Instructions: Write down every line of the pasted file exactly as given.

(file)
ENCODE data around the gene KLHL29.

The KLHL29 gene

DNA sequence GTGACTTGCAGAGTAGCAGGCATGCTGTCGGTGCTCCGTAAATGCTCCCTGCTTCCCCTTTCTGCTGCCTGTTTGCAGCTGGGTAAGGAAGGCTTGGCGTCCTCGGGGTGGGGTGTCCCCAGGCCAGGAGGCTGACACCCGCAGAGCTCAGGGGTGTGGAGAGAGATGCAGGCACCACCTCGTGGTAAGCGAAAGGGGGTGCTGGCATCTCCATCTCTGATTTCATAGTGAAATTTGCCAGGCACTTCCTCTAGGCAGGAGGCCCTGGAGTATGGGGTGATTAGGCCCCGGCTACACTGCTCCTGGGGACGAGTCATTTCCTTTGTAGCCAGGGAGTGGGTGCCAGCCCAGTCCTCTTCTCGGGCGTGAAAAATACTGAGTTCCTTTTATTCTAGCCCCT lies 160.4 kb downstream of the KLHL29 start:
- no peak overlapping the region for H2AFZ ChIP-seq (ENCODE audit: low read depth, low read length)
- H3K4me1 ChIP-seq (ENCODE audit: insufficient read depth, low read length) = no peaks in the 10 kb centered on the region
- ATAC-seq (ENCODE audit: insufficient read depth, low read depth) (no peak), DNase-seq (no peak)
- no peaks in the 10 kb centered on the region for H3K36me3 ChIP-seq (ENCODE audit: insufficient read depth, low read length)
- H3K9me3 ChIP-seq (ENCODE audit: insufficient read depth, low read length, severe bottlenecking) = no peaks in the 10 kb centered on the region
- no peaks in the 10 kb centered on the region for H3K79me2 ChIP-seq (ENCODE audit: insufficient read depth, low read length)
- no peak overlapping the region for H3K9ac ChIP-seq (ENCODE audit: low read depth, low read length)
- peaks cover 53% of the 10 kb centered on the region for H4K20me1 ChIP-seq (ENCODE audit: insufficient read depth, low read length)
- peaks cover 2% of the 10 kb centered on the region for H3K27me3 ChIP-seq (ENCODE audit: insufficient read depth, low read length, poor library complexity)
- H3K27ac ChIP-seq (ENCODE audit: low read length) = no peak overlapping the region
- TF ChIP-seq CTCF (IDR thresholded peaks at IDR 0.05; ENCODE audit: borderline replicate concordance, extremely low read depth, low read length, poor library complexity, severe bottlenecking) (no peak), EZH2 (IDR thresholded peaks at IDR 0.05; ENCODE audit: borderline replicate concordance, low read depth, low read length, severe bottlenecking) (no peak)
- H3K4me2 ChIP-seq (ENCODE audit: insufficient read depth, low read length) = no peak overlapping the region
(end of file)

ENCODE data around the gene KLHL29.

The KLHL29 gene

DNA sequence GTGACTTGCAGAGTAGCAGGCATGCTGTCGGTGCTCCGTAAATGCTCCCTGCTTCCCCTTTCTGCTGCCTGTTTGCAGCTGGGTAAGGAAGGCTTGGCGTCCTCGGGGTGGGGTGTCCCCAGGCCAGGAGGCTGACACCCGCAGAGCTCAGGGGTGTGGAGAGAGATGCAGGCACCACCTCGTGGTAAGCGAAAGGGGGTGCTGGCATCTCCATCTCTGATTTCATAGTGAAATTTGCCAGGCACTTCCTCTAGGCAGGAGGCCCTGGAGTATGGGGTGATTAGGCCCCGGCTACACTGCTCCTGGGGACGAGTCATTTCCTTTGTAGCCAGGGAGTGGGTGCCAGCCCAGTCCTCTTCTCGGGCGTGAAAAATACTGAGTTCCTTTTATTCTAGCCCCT lies 160.4 kb downstream of the KLHL29 start:
- no peak overlapping the region for H2AFZ ChIP-seq (ENCODE audit: low read depth, low read length)
- H3K4me1 ChIP-seq (ENCODE audit: insufficient read depth, low read length) = no peaks in the 10 kb centered on the region
- ATAC-seq (ENCODE audit: insufficient read depth, low read depth) (no peak), DNase-seq (no peak)
- no peaks in the 10 kb centered on the region for H3K36me3 ChIP-seq (ENCODE audit: insufficient read depth, low read length)
- H3K9me3 ChIP-seq (ENCODE audit: insufficient read depth, low read length, severe bottlenecking) = no peaks in the 10 kb centered on the region
- no peaks in the 10 kb centered on the region for H3K79me2 ChIP-seq (ENCODE audit: insufficient read depth, low read length)
- no peak overlapping the region for H3K9ac ChIP-seq (ENCODE audit: low read depth, low read length)
- peaks cover 53% of the 10 kb centered on the region for H4K20me1 ChIP-seq (ENCODE audit: insufficient read depth, low read length)
- peaks cover 2% of the 10 kb centered on the region for H3K27me3 ChIP-seq (ENCODE audit: insufficient read depth, low read length, poor library complexity)
- H3K27ac ChIP-seq (ENCODE audit: low read length) = no peak overlapping the region
- TF ChIP-seq CTCF (IDR thresholded peaks at IDR 0.05; ENCODE audit: borderline replicate concordance, extremely low read depth, low read length, poor library complexity, severe bottlenecking) (no peak), EZH2 (IDR thresholded peaks at IDR 0.05; ENCODE audit: borderline replicate concordance, low read depth, low read length, severe bottlenecking) (no peak)
- H3K4me2 ChIP-seq (ENCODE audit: insufficient read depth, low read length) = no peak overlapping the region